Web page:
The invention contemplated by this prior application describes a method and apparatus for the underground mining of deposits of particulate bedded material, in which a laterally extending underground mining face is established against which a laterally extending mining shield is positioned, the mining shield serving to partially enclose mining machinery such as lateral shearing ploughs, rotary cutters or the like which are conventional in underground coal mining. The cutter operates across the full length of the mining wall and the mined material, after being cut from the mining face falls onto a lateral conveyor and is then conveyed from the face to collecting means, operating at the ends of the face for ultimate conveyance through a shaft to the ground surface.
As an alternative approach to the problem of mining oil bearing sands, the present applicant has devised a technique, which will be described hereafter, and which utilizes hydraulic excavators.
Hydraulic mining per se is not new, indeed the application of underground hydraulic mining methods for the recovery of oil from unconsolidated sands has been the subject of numerous patent specifications, one of which being U.S. patent Ser. No. 1,936,643 (W. C. Laughlin), dated Nov. 21, 1933.
The Laughlin process involves the driving of tunnels beneath the deposit, and the application of hot water through fixed pipes projecting upwardly into the deposit, the pipes being spaced at intervals along the tunnel. The objective being to fluidize the oil sand which will then pass downwardly through outlet pipes into the tunnels for ultimate removal to a separation plant.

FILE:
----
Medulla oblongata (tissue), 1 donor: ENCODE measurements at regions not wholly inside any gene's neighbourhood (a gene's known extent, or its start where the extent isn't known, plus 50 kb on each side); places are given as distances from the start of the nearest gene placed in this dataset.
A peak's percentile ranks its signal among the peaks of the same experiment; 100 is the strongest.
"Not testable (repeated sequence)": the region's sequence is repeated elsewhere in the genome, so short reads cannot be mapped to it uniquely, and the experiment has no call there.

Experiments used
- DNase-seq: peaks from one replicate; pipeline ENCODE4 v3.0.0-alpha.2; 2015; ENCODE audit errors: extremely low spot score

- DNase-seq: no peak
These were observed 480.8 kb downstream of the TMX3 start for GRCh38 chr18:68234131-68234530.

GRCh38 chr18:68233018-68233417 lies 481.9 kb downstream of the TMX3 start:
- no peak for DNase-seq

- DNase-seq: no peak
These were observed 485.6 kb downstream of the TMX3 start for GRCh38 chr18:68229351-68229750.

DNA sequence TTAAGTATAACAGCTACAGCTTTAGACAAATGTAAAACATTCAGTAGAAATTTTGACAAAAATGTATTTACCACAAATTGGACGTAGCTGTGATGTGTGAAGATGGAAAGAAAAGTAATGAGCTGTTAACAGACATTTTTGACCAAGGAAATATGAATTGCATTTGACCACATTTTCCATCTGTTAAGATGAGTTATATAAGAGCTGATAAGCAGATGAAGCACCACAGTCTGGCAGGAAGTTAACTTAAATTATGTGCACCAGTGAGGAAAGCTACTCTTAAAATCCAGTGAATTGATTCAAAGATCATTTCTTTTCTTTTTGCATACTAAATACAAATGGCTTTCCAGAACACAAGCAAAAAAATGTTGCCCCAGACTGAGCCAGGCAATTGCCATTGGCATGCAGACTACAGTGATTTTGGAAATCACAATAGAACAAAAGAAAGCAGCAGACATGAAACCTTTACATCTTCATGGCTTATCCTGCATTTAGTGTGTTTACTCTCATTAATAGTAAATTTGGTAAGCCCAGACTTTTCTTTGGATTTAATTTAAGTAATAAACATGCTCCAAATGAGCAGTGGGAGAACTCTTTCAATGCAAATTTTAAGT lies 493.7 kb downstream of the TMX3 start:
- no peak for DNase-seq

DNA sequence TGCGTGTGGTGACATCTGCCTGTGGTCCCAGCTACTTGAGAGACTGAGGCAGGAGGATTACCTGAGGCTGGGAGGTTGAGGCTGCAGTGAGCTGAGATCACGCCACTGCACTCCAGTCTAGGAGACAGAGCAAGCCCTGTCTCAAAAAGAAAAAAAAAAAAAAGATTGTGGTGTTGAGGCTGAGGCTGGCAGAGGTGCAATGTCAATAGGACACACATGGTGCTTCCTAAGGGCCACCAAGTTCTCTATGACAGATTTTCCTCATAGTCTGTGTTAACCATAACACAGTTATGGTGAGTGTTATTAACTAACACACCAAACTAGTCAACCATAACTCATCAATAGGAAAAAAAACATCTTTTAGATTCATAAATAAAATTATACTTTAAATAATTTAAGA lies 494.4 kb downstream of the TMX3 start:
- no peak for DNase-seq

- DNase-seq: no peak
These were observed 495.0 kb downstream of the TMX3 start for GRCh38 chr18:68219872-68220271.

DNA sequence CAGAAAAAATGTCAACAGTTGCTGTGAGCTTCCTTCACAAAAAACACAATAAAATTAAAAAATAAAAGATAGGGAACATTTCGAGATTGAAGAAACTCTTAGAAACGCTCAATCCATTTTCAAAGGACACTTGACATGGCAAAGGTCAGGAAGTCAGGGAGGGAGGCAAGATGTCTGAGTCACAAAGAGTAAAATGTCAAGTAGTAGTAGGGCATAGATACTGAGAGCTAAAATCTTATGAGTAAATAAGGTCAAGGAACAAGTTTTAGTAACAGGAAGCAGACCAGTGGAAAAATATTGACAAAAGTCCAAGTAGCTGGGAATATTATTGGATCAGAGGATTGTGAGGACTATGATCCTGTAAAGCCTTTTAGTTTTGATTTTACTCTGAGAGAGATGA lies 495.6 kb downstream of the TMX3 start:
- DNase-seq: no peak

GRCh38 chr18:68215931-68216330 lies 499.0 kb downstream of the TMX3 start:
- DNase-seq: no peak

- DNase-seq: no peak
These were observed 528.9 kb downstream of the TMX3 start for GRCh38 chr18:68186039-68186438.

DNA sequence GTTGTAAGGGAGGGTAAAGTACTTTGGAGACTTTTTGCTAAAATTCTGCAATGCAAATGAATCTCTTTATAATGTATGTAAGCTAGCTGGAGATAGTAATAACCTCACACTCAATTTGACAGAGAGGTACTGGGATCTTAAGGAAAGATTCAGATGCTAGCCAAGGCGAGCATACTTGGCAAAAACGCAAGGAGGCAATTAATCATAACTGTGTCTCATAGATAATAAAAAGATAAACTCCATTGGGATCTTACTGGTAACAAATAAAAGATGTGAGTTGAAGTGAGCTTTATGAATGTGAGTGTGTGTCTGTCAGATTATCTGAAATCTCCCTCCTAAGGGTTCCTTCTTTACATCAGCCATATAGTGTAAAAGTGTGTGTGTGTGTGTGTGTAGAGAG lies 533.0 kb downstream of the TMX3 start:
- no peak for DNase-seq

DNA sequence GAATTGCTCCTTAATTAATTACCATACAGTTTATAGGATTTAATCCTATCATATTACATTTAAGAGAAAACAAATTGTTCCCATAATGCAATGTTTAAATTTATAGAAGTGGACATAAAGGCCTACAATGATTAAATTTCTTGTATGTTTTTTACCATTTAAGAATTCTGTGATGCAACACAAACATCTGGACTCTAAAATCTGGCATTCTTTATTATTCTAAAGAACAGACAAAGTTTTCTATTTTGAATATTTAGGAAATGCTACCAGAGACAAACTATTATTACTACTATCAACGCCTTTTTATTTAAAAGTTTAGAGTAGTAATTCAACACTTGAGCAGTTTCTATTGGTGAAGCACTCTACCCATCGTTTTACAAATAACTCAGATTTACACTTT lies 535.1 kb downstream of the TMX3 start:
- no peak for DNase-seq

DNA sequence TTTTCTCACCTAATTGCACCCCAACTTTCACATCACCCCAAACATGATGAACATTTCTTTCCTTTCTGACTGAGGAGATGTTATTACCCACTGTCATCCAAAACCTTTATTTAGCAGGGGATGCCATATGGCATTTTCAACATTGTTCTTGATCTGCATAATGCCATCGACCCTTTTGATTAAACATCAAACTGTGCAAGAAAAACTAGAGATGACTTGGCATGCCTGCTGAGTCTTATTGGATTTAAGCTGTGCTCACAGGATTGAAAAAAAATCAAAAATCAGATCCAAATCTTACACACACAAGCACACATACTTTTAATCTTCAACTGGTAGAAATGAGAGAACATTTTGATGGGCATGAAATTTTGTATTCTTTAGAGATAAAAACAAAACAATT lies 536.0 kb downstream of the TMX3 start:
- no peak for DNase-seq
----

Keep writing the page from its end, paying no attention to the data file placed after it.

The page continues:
This prior process, while theoretically viable, cannot be accepted as a practical method of mining tar sands for two basic reasons, the first being that of economy. As will be appreciated, to put this invention into practice, the area beneath the deposit must be literally criss-crossed with tunnels, and, in order to achieve the required interaction between the fixed sets of water pipes extending upwardly from the adjacent tunnels, the tunnels must be spaced closely together, perhaps less than 40 feet apart. The spacing of adjacent groups of water pipes along each tunnel must also be such that interaction is possible, since due to their fixed position, the area, or volume of oil sand, in which each group of pipes is capable of excavating, is restricted.
Apart from the cost involved in providing the necessary operating equipment to effectively work such a vast area of deposit, the energy required to maintain the operation of the many hundreds of pumps and auxiliary equipment, would, it is submitted, far exceed the energy value of the recovered product.
The second and perhaps more serious problem to be faced by implementing this prior system is the danger of flooding. In hydraulic mining, one of the greatest hazards to operating personnell is that the excavation can be too successful. That is especially a hazard in mining unconsolidated sands as there is no limit at which excavation can be definately stopped.